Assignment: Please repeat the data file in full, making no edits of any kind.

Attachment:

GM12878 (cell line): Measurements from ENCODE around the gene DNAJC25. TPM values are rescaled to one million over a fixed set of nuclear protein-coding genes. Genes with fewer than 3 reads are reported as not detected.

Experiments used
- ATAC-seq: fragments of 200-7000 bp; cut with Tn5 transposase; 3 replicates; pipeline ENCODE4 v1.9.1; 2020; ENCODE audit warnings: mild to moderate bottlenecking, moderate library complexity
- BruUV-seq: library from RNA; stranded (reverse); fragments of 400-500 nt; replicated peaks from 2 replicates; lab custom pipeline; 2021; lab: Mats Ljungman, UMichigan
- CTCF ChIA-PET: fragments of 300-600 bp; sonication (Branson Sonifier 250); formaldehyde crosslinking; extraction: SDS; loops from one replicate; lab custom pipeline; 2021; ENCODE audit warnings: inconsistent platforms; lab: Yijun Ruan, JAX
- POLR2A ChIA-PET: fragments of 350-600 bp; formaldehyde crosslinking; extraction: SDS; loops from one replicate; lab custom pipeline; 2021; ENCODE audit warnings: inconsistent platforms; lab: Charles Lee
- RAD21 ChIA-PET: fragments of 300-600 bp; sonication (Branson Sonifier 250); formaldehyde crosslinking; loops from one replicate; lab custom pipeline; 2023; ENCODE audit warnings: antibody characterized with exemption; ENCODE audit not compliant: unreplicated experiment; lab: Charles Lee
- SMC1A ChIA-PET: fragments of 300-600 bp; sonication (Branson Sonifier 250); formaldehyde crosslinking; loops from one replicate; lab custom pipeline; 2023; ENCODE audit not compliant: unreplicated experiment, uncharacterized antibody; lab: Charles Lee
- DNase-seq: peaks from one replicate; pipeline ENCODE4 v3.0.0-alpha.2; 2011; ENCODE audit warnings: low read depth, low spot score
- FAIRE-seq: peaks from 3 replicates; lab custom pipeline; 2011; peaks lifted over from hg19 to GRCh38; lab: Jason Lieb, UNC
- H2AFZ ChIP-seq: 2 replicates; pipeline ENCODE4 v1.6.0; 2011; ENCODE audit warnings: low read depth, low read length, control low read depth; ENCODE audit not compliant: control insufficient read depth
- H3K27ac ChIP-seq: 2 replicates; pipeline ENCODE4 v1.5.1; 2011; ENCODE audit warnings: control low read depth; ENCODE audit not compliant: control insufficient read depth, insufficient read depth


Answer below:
GM12878 (cell line): Measurements from ENCODE around the gene DNAJC25. TPM values are rescaled to one million over a fixed set of nuclear protein-coding genes. Genes with fewer than 3 reads are reported as not detected.

Experiments used
- ATAC-seq: fragments of 200-7000 bp; cut with Tn5 transposase; 3 replicates; pipeline ENCODE4 v1.9.1; 2020; ENCODE audit warnings: mild to moderate bottlenecking, moderate library complexity
- BruUV-seq: library from RNA; stranded (reverse); fragments of 400-500 nt; replicated peaks from 2 replicates; lab custom pipeline; 2021; lab: Mats Ljungman, UMichigan
- CTCF ChIA-PET: fragments of 300-600 bp; sonication (Branson Sonifier 250); formaldehyde crosslinking; extraction: SDS; loops from one replicate; lab custom pipeline; 2021; ENCODE audit warnings: inconsistent platforms; lab: Yijun Ruan, JAX
- POLR2A ChIA-PET: fragments of 350-600 bp; formaldehyde crosslinking; extraction: SDS; loops from one replicate; lab custom pipeline; 2021; ENCODE audit warnings: inconsistent platforms; lab: Charles Lee
- RAD21 ChIA-PET: fragments of 300-600 bp; sonication (Branson Sonifier 250); formaldehyde crosslinking; loops from one replicate; lab custom pipeline; 2023; ENCODE audit warnings: antibody characterized with exemption; ENCODE audit not compliant: unreplicated experiment; lab: Charles Lee
- SMC1A ChIA-PET: fragments of 300-600 bp; sonication (Branson Sonifier 250); formaldehyde crosslinking; loops from one replicate; lab custom pipeline; 2023; ENCODE audit not compliant: unreplicated experiment, uncharacterized antibody; lab: Charles Lee
- DNase-seq: peaks from one replicate; pipeline ENCODE4 v3.0.0-alpha.2; 2011; ENCODE audit warnings: low read depth, low spot score
- FAIRE-seq: peaks from 3 replicates; lab custom pipeline; 2011; peaks lifted over from hg19 to GRCh38; lab: Jason Lieb, UNC
- H2AFZ ChIP-seq: 2 replicates; pipeline ENCODE4 v1.6.0; 2011; ENCODE audit warnings: low read depth, low read length, control low read depth; ENCODE audit not compliant: control insufficient read depth
- H3K27ac ChIP-seq: 2 replicates; pipeline ENCODE4 v1.5.1; 2011; ENCODE audit warnings: control low read depth; ENCODE audit not compliant: control insufficient read depth, insufficient read depth